Central America reeled on Tuesday after the first eastern Pacific tropical storm of the season, Agatha, hammered the region with heavy rains that killed 179 people and washed away thousands of homes.
Hardest hit was Guatemala, with 152 people killed, dozens injured and at least 100 people missing after floods and mudslides swept away ramshackle homes along hills and destroyed bridges and roads, complicating rescue efforts.
President Alvaro Colom released a photograph of a sinkhole in the capital that swallowed up an entire three-storey building.
In countries on the mountainous and mostly poor isthmus linking North and South America, the poorest people often build their homes near rivers so they have access to water. But in the rainy season, these homes are endangered by swollen rivers and mudslides.
Agatha, which dumped heavy rains on the isthmus just ahead of Tuesday's first day of the Atlantic hurricane season, destroyed up to 22,000 homes in Guatemala, forcing 1,55,000 people from their homes, officials said. About half of those affected were staying in shelters, they added.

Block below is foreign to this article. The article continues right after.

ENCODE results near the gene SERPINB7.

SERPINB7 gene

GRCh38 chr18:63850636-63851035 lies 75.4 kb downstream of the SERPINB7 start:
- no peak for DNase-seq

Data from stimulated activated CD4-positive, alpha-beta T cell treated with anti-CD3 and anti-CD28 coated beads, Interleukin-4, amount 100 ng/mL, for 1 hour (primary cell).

The storm killed 17 people in Honduras and 10 in El Salvador, according to official figures.
With millions of dollars in damages and the impoverished population particularly hard-hit, the United States pledged $1,12,500 and sent an airplane carrying relief supplies Tuesday, while the European Union pledged $3.6 million in humanitarian aid.
Mr. Colom said he would ask Washington to grant Guatemalan migrants in the U.S. temporary protected status that would allow them to stay and work without fear of deportation because of the conditions in Guatemala. Salvadorans and Hondurans living in the U.S. already have this special status.
“It's something we sought a while ago, but now the timing is favourable with this natural disaster,” Guatemala's deputy foreign minister Miguel Angel Ibarra said.
A U.S. plane and four helicopters carrying supplies were due in Guatemala City from the base in Honduras to help deliver emergency aid to the Guatemalan Air Force, at Mr. Colom's request.
Guatemala City's response, meanwhile, was hampered by a separate emergency: the eruption of the nearby Pacaya volcano, whose ash has closed the capital's Aurora international airport since last week, when two people were killed and three went missing. The closure of the airport has left thousands of travellers stranded.
But the airport, closed since Thursday, was reopened on Tuesday to commercial and freight flights, civil aviation spokeswoman Monica Monge said.
The World Bank said it was finalising with Guatemala an $85 million loan to help it cope with the two disasters.